There is not just one ladder of power. There are dozens, if not hundreds, of them. And for every relationship, men pretty quickly figure out and (here’s the key part) tacitly agree to relative positions on all these many ladders.

“He can talk better than I can, but I can kick his ass if I have to. He has more money than I do, but my girlfriend is better looking than his wife. He is a stronger negotiator than I am, but I am more cunning.” And so on.

But the interesting thing is, as I suggested above, that the other man is having the sort of conversation with himself.

“He is physically superior to me, but I can outtalk him. He is able to attract better-looking women than me (Damn It!), but I can flash my bucks.” And so on.

Men calculate these internal rankings, more or less consciously, all the time – whether they admit it or not. Doing so is a necessary outcome of living in a competitive, hierarchical world. Men understand, almost from the moment they meet someone, who will have the upper hand in what area.

By assessing and acknowledging relative positions on the many different ladders of power, men can quickly find a relationship that works cooperatively. As we pointed out in Message #149, succeeding in business is just as much about cooperation as about competition.

A Strategy, More Or Less . . .

Asking questions can hurt. But only if you ask the wrong person the wrong question.

If you keep in mind the principle that the asker gives up a little power in exchange for an answer, you can use questions to enhance your career. It’s all about where you are on the power ladder and who you are asking.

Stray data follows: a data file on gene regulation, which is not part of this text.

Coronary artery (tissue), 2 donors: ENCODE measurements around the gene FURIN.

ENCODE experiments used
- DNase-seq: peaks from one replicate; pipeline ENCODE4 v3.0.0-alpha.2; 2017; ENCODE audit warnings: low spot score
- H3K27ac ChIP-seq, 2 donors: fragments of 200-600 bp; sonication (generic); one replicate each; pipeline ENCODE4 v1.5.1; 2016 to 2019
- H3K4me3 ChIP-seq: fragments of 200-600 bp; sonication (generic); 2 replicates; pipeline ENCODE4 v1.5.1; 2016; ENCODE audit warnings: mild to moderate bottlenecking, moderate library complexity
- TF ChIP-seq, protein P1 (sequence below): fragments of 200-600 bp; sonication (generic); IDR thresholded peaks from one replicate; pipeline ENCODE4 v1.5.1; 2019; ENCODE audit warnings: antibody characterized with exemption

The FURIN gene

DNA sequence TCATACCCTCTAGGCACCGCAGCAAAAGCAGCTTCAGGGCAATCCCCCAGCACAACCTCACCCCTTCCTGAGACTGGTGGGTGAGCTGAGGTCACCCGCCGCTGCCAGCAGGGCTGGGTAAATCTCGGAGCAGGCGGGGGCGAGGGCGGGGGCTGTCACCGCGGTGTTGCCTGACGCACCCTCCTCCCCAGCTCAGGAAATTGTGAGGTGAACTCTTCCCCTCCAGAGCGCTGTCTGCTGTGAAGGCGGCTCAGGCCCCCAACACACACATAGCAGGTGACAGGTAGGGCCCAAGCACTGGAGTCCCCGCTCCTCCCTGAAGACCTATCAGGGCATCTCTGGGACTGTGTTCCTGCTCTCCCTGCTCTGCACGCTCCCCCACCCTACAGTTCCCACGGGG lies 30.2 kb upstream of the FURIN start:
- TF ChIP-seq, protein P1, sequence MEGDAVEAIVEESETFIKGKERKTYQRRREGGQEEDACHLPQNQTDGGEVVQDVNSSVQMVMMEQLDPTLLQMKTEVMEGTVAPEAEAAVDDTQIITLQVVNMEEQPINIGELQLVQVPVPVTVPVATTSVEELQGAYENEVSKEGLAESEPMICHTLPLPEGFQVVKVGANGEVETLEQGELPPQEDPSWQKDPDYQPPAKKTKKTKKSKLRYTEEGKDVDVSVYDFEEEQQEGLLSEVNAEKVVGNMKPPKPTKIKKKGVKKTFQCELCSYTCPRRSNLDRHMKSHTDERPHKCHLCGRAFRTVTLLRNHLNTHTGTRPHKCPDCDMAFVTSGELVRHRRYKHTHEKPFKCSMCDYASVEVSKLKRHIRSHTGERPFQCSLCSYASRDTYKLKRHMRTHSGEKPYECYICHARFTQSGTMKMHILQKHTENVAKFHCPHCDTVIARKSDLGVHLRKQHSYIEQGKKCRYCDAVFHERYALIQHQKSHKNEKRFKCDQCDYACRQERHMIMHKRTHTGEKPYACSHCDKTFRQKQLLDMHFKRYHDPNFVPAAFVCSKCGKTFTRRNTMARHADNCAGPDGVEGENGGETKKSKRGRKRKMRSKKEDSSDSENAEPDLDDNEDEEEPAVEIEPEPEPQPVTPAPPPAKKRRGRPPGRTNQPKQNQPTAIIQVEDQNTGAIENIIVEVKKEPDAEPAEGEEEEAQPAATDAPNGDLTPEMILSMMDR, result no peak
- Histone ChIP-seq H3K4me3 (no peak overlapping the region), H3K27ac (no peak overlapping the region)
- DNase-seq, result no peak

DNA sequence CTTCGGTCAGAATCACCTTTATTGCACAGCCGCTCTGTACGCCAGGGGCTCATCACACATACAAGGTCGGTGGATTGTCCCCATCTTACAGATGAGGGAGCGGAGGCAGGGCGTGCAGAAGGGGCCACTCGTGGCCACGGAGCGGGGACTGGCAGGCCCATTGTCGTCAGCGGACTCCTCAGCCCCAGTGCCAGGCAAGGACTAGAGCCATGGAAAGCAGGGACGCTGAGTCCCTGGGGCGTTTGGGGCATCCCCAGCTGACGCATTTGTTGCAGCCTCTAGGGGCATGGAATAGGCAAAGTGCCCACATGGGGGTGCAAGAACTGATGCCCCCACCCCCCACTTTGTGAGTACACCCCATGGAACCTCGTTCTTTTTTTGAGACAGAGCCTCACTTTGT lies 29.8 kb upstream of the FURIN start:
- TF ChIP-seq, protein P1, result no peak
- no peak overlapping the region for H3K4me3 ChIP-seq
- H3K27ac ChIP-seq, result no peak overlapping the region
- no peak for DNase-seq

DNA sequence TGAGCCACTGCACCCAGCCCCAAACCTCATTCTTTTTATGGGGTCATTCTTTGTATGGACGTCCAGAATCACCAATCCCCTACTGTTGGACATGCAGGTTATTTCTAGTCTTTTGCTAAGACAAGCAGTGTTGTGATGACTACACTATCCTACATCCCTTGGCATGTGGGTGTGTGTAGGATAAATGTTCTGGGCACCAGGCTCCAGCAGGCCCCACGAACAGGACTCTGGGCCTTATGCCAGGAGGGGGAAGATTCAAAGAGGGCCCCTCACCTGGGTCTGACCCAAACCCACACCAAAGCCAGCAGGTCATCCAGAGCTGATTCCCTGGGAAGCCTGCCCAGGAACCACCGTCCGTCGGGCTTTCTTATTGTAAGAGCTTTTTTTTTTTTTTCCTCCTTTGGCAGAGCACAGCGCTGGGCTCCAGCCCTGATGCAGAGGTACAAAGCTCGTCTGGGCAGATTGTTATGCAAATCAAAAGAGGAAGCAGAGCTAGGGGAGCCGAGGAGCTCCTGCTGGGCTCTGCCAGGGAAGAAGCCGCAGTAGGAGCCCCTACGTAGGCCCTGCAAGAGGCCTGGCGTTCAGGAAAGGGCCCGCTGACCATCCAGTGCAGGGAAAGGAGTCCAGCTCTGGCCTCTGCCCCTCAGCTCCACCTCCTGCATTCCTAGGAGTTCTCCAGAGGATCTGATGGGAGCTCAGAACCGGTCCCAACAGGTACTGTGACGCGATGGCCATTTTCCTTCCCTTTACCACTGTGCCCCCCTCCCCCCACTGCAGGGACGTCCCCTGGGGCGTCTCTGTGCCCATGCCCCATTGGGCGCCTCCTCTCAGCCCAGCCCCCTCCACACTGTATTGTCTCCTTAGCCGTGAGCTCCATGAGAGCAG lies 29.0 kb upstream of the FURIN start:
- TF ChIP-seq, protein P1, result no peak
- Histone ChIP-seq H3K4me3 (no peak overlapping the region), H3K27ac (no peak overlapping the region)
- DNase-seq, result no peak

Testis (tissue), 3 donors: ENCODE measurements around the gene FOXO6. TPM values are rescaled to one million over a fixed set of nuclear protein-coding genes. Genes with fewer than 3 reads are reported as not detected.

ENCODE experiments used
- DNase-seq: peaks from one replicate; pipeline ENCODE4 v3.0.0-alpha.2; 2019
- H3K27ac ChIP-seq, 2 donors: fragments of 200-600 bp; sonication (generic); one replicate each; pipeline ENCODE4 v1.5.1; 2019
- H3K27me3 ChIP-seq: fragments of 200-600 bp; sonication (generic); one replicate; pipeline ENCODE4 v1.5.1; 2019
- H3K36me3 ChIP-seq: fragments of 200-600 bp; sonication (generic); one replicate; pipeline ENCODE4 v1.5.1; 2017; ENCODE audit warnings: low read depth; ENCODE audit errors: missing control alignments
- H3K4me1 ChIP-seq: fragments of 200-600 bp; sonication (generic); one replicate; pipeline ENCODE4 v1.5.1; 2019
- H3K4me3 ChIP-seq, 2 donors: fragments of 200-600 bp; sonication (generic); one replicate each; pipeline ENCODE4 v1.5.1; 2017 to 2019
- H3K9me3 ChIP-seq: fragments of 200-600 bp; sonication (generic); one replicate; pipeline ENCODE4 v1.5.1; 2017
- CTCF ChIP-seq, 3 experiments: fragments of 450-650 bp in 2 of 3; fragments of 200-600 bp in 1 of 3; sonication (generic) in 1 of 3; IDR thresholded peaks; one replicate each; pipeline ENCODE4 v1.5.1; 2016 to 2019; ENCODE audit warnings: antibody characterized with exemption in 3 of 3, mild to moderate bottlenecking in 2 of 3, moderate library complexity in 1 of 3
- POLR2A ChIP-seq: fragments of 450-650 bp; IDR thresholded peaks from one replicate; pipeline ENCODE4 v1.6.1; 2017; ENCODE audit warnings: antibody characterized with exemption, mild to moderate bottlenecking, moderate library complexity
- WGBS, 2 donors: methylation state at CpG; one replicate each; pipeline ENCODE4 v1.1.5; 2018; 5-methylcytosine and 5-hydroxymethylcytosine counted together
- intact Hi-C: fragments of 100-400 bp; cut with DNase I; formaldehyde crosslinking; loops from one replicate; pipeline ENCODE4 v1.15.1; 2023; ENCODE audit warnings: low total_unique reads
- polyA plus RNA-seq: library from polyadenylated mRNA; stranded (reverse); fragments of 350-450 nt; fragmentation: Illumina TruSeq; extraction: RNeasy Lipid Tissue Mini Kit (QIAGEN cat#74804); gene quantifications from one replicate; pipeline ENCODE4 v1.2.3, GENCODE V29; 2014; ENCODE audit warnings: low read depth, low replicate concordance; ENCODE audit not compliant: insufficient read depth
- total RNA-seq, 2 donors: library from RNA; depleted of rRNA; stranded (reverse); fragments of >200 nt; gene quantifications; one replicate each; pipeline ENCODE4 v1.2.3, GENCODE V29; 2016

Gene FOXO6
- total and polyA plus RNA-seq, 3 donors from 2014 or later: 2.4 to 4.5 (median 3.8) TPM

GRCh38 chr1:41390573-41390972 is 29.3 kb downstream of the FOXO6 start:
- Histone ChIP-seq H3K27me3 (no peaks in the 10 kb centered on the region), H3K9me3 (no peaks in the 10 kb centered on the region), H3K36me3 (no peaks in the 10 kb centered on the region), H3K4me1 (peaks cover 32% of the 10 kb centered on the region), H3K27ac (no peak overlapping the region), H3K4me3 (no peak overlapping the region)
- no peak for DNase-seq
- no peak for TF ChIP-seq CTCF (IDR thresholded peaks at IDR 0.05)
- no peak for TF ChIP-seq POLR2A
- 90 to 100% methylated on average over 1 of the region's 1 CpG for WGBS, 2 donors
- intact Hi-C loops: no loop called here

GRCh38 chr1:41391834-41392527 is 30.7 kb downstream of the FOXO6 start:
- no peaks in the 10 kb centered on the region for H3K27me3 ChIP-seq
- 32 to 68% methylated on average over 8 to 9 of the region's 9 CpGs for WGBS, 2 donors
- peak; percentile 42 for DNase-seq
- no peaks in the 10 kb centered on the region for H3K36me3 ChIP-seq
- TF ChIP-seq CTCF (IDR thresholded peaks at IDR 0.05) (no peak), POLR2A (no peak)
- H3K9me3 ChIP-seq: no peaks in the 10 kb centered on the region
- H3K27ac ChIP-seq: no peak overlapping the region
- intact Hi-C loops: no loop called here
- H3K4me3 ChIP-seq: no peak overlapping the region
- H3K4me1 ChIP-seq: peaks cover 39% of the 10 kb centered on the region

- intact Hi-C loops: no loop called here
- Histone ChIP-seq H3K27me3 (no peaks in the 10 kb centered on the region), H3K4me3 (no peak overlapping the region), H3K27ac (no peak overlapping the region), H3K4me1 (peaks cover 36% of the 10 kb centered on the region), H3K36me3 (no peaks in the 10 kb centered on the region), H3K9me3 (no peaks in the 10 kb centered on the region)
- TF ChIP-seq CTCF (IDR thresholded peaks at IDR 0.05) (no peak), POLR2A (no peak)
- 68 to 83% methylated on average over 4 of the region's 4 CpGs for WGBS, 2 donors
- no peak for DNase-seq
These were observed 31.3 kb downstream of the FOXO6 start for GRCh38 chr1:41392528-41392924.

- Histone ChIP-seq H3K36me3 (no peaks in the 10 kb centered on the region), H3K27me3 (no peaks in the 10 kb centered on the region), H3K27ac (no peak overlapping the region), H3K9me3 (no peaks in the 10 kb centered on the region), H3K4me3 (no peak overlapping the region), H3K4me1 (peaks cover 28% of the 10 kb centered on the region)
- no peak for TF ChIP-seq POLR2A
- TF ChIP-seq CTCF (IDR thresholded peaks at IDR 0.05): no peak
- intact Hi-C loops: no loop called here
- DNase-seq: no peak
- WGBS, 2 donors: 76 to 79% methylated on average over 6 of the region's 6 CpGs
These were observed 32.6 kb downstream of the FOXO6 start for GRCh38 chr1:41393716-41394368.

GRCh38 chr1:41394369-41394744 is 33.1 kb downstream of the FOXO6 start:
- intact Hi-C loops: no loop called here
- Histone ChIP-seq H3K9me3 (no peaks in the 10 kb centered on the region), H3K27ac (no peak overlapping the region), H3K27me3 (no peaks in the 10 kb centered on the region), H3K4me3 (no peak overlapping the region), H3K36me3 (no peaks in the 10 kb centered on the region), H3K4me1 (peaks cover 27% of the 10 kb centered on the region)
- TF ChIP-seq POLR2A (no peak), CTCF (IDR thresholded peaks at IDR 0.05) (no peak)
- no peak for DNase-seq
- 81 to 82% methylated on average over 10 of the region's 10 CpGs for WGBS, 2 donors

Here’s a strategy that might help:

When your authority is clearly established, ask every question you need to. In fact, you should probably ask more questions than you feel you need to. You should, for example, ask your subordinates what they think of your ideas. And don’t argue with them when they tell you. The more entrepreneurial you are, the more likely it is that you don’t ask enough questions.

In other situations, however, when your power is not established, you should be careful about the questions you ask. Do ask questions of a mentor you can trust. (The mentor relationship is trustworthy, because it is based on recognizing that the mentor has the power now but will gradually cede it to the protegee in return for hard work and loyalty.) Asking questions makes you seem likeable. Subordinate, but likeable. So don’t be afraid to ask questions of a mentor.

Ask questions of your boss . . . carefully. Getting your boss to like you is important. If he is weak-minded, it may be enough to keep you employed forever. But ultimately your career will stall if you rely on being liked rather than respected. Whenever possible, ask your boss only questions that will show him how smart and capable you are.

Don’t ask your peers questions unless (a) you are not competing with them or (b) you don’t mind if they are ahead of you on the Power Ladder.

Ask technical specialists the questions you need to ask, but don’t be intimidated by their jargon. Keep a calm demeanor and try to pose your questions in such a way that they understand you are impressed with their specific knowledge but not in any way intimidated by it.

If I were in charge of your soul, I’d tell you to ask every question that pops into your head. But since I feel a responsibility for your bank account, I’ve got to give it to you straight. When it comes to questions, act like a man – even if it means you have to drive an extra few blocks in an unfamiliar neighborhood.

[Ed. Note: Mark Morgan Ford was the creator of Early To Rise. In 2011, Mark retired from ETR and now writes the Palm Beach Letter. His advice, in our opinion, continues to get better and better with every essay, particularly in the controversial ones we have shared today. We encourage you to read everything you can that has been written by Mark.]